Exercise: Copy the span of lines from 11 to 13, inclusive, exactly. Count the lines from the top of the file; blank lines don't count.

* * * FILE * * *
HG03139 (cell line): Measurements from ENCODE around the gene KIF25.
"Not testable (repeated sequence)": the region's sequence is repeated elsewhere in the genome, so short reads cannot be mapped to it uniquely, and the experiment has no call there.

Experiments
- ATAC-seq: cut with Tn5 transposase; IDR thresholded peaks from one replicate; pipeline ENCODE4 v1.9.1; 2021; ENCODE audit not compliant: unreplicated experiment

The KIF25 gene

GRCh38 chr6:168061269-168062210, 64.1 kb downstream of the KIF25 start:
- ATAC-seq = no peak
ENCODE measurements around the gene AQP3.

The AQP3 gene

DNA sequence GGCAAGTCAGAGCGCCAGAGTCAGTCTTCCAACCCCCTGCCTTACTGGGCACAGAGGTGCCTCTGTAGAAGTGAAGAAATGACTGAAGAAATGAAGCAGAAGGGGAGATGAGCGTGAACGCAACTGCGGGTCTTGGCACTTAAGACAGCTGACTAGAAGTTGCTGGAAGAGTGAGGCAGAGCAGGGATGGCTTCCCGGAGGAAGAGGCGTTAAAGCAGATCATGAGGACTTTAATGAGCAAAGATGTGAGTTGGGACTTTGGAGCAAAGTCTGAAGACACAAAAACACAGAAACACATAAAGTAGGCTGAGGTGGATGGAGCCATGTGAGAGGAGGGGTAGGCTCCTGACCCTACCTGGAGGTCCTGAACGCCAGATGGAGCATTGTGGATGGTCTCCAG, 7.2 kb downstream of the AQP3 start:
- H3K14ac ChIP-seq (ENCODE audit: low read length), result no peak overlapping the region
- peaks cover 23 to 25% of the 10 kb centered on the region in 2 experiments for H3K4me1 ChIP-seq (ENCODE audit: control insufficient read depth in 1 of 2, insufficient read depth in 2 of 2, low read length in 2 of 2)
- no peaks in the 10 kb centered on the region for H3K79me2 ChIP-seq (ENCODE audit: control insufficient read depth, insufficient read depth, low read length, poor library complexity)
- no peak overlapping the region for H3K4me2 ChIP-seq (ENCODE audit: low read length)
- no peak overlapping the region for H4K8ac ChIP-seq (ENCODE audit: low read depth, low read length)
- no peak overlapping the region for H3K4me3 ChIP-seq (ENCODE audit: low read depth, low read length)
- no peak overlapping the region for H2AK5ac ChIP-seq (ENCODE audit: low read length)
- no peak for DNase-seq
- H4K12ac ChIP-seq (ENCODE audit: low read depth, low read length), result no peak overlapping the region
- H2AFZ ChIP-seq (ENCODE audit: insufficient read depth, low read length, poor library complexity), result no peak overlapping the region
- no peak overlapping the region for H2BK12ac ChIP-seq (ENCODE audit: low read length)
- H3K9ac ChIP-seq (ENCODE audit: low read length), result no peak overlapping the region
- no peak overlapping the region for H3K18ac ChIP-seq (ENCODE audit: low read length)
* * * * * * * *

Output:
- H3K14ac ChIP-seq (ENCODE audit: low read length), result no peak overlapping the region
- peaks cover 23 to 25% of the 10 kb centered on the region in 2 experiments for H3K4me1 ChIP-seq (ENCODE audit: control insufficient read depth in 1 of 2, insufficient read depth in 2 of 2, low read length in 2 of 2)
- no peaks in the 10 kb centered on the region for H3K79me2 ChIP-seq (ENCODE audit: control insufficient read depth, insufficient read depth, low read length, poor library complexity)